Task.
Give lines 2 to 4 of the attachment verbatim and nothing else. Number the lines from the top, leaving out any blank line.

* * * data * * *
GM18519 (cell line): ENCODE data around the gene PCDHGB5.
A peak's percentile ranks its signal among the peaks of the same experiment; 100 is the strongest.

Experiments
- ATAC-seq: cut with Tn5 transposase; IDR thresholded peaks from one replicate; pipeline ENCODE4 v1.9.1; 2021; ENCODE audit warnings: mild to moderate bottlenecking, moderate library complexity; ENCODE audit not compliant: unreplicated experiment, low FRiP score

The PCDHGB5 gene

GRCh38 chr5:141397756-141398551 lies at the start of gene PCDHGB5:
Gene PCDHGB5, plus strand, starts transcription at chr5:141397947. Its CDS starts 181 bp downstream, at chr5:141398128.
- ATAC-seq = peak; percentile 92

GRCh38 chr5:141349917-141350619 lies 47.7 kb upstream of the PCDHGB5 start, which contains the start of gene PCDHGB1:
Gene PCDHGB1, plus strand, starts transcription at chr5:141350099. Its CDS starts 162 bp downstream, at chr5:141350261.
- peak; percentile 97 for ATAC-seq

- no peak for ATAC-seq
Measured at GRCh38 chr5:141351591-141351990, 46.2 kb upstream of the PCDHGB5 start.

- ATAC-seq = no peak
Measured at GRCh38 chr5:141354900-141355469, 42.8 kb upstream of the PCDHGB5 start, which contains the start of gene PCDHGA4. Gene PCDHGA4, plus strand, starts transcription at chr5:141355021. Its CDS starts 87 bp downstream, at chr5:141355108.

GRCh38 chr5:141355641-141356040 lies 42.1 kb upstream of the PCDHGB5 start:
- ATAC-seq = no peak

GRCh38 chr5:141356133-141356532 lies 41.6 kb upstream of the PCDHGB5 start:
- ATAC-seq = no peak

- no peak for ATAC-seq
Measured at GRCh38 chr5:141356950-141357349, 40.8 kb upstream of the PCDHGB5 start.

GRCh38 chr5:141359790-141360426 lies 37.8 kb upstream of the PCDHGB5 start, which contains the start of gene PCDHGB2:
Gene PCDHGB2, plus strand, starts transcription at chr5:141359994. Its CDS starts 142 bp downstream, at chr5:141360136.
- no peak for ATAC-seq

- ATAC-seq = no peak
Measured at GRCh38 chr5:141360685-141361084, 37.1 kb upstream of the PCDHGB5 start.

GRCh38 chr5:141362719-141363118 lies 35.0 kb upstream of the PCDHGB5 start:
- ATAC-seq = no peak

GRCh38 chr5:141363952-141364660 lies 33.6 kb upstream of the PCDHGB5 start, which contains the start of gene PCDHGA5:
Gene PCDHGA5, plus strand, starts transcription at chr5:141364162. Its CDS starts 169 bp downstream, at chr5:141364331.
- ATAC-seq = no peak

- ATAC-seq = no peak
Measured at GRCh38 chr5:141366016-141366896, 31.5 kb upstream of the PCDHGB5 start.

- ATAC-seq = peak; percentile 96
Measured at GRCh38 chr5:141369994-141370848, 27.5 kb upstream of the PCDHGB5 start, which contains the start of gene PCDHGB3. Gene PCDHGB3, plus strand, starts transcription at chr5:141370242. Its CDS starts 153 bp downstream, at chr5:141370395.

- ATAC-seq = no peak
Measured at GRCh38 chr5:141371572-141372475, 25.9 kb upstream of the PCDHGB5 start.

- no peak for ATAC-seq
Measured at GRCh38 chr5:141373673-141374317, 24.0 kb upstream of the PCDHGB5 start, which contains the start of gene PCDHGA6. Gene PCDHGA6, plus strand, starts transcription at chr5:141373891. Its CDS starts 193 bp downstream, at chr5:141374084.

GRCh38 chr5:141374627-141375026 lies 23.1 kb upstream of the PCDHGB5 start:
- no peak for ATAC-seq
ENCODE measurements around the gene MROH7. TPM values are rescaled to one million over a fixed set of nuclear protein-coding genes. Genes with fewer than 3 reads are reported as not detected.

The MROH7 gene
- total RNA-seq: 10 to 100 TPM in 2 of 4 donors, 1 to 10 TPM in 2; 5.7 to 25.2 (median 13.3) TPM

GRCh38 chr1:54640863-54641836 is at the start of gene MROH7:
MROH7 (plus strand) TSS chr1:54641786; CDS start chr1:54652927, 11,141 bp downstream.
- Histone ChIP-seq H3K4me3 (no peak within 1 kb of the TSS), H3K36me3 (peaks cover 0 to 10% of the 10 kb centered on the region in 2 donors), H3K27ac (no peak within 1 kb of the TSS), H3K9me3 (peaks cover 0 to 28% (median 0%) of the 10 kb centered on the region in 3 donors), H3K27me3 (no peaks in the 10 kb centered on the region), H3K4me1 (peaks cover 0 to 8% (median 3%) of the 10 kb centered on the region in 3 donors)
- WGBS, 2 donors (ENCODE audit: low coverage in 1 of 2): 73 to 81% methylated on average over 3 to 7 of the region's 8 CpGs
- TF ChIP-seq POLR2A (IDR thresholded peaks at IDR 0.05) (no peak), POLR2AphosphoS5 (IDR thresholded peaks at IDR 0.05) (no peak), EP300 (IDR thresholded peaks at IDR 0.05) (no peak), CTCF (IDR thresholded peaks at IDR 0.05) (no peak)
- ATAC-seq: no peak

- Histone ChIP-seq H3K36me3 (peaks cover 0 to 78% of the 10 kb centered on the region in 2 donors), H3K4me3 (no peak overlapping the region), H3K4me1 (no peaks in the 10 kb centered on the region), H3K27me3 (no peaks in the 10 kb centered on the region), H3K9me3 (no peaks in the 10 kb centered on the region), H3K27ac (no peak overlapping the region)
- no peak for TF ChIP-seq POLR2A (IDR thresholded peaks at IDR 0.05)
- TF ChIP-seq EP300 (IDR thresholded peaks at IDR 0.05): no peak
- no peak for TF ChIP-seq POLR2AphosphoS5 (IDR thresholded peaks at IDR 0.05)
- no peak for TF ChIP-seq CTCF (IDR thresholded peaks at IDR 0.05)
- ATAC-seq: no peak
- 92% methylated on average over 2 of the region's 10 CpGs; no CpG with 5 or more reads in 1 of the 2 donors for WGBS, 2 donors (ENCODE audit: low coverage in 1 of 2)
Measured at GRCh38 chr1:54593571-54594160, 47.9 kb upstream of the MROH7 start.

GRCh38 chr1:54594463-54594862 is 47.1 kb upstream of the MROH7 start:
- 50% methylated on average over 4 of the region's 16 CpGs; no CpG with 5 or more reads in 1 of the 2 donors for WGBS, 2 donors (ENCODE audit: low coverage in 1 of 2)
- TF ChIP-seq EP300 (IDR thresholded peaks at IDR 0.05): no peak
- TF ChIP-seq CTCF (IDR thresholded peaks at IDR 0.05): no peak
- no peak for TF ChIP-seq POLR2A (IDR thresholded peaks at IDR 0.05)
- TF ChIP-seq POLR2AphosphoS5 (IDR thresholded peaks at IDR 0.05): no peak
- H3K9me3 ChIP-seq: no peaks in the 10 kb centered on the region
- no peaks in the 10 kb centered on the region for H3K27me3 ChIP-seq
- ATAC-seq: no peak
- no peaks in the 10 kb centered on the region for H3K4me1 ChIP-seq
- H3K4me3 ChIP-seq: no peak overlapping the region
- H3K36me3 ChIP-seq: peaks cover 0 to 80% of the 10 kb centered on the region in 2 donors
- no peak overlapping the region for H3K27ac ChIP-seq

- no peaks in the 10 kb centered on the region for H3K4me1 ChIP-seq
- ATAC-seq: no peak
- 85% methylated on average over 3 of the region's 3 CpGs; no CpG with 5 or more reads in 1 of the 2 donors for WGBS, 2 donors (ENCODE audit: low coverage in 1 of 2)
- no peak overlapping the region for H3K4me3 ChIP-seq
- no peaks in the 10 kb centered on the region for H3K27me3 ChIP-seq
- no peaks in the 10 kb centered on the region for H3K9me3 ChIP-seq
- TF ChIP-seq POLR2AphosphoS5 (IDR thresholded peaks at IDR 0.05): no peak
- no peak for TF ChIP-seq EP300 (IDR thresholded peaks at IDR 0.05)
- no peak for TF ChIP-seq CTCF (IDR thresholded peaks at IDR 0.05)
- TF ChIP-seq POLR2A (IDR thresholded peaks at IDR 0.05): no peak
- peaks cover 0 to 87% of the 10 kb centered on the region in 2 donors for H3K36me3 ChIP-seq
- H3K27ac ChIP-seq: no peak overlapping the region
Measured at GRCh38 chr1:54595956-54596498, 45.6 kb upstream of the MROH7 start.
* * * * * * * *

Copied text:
A peak's percentile ranks its signal among the peaks of the same experiment; 100 is the strongest.

Experiments
- ATAC-seq: cut with Tn5 transposase; IDR thresholded peaks from one replicate; pipeline ENCODE4 v1.9.1; 2021; ENCODE audit warnings: mild to moderate bottlenecking, moderate library complexity; ENCODE audit not compliant: unreplicated experiment, low FRiP score